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Tea Magazine


Tea Magazine

September/October 1997

Step into Teaism and you've stepped into a world combining East and West just blocks from the White House. Seeing the elegant banners, the abstract sculpture and teak-and-iron benches in the front garden, a passerby could easily assume this place to be a small museum. The dream of restaurateurs Michelle brown and Linda Orr celebrates tea. Michelle and Linda adopted the mane from Kakuzo Okakura's The Book of Tea, in which he wrote: "The fifteenth century saw Japan ennoble it [tea] into a religion of aestheticism--teaism." The food is Asian, and the decor artistically simple--warm parchment-yellow walls. A Dadaist mural of an inverted two leaves and a bud and jasmine blossoms leads to the dining area upstairs.

Upon my visit one day, behind a low counter stood Sanda Yee, one of Teaism's managers, extending a cheerful welcome. Their tea list commands attention. A quick glance reveals more than twenty-five different loose teas and tisanes; a more careful glance breaks this down to six red teas, five oolongs, five greens, two whites, six tisanes, and chai. Notably absent: coffee. Starbucks sits a few doors away, but Teaism doesn't feel any heat. "Our goal was to make tea accessible to the public," explains Michelle "in a very comfortable, affordable environment."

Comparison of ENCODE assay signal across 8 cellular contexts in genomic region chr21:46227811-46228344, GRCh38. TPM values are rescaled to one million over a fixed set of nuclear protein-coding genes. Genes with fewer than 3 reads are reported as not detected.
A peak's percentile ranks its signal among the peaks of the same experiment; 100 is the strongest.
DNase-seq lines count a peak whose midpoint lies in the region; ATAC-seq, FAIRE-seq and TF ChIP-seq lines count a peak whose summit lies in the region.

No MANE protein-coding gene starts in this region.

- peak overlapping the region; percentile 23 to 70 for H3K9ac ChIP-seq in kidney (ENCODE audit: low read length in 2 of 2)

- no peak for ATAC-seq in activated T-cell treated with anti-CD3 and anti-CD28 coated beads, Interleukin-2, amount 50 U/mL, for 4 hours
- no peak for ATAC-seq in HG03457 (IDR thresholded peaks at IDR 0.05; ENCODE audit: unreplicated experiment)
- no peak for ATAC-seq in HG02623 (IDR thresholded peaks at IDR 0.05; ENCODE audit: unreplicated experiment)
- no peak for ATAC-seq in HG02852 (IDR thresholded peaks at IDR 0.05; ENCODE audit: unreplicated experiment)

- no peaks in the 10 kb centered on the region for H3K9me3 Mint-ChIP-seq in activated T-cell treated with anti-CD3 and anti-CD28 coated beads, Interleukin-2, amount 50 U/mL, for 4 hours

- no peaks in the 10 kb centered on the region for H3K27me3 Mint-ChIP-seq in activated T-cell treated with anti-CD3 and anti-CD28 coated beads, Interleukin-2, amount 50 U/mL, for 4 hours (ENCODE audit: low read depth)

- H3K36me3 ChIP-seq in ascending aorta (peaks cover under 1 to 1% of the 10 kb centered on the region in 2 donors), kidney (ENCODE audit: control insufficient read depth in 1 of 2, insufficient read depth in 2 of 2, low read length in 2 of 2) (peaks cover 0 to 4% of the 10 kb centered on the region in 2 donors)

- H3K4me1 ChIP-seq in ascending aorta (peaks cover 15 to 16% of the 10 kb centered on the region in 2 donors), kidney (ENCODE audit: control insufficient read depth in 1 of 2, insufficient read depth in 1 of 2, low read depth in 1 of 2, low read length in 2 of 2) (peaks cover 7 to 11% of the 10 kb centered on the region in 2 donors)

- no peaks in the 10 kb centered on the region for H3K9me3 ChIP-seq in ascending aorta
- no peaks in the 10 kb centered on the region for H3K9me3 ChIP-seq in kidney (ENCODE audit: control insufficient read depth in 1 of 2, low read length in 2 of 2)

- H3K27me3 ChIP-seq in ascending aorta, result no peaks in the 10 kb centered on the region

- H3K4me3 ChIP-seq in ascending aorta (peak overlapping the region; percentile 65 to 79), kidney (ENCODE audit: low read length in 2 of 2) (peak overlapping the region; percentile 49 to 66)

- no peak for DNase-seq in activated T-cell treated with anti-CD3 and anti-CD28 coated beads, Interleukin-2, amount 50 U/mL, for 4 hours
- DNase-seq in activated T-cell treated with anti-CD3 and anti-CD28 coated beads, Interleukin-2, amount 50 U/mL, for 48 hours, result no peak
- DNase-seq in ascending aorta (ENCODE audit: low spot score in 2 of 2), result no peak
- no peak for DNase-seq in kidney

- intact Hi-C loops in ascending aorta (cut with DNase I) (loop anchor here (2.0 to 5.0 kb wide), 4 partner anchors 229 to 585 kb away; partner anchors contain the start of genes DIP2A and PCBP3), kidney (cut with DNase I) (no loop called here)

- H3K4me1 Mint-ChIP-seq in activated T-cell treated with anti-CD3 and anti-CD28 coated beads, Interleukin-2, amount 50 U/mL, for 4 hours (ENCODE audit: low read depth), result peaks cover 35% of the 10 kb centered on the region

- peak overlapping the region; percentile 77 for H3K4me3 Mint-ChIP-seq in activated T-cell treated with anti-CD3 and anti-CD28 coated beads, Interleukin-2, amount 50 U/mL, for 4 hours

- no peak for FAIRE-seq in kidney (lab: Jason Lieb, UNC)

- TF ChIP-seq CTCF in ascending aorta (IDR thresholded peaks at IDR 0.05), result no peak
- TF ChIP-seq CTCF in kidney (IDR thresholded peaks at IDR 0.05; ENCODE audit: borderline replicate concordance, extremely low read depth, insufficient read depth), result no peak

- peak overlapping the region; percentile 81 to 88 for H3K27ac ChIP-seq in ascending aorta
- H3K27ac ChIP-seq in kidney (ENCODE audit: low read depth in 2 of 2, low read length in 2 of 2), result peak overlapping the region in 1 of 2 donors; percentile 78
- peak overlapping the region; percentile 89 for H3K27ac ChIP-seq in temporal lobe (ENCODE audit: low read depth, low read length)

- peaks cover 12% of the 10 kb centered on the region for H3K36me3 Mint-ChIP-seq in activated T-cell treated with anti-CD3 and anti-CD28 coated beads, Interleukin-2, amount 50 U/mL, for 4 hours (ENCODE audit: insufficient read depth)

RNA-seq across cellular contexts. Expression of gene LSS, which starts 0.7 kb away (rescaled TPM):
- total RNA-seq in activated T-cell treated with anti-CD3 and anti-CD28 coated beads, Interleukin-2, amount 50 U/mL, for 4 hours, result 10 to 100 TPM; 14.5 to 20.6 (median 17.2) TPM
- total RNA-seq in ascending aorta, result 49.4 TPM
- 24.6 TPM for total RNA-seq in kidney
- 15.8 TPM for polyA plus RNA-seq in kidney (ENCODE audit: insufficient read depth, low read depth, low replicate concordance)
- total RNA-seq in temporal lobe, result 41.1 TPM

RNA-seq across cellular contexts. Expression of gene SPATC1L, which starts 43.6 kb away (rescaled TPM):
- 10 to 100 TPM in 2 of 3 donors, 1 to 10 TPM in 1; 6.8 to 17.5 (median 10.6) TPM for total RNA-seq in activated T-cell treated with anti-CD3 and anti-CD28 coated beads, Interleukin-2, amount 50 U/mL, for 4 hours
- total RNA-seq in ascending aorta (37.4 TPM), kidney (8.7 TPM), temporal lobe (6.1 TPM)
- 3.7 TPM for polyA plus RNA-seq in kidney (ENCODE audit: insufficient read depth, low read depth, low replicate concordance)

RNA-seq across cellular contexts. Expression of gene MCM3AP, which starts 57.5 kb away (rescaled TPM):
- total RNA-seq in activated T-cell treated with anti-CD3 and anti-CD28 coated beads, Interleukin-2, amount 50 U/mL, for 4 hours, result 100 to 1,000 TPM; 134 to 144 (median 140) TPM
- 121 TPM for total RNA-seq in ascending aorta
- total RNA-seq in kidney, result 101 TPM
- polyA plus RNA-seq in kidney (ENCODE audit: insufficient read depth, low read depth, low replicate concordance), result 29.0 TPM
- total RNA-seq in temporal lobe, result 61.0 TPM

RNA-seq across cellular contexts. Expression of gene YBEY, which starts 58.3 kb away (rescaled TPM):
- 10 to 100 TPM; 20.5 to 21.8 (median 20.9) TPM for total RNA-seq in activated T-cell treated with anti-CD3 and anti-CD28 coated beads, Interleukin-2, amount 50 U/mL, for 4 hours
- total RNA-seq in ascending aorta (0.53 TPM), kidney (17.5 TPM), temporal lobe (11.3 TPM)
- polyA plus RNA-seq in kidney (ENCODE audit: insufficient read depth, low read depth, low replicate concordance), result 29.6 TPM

Indeed, the heart of Teaism's magic is the staff's ability to quickly and correctly infuse any one of its teas and tisanes--anything for a Ben Shan oolong to a Yinzhen Silver Needle white. Large, colorful boxes decorated with handmade Japanese washi paper, created by artist Jan McGregor, contain the fifty loose teas and tisanes that Teaism sells.



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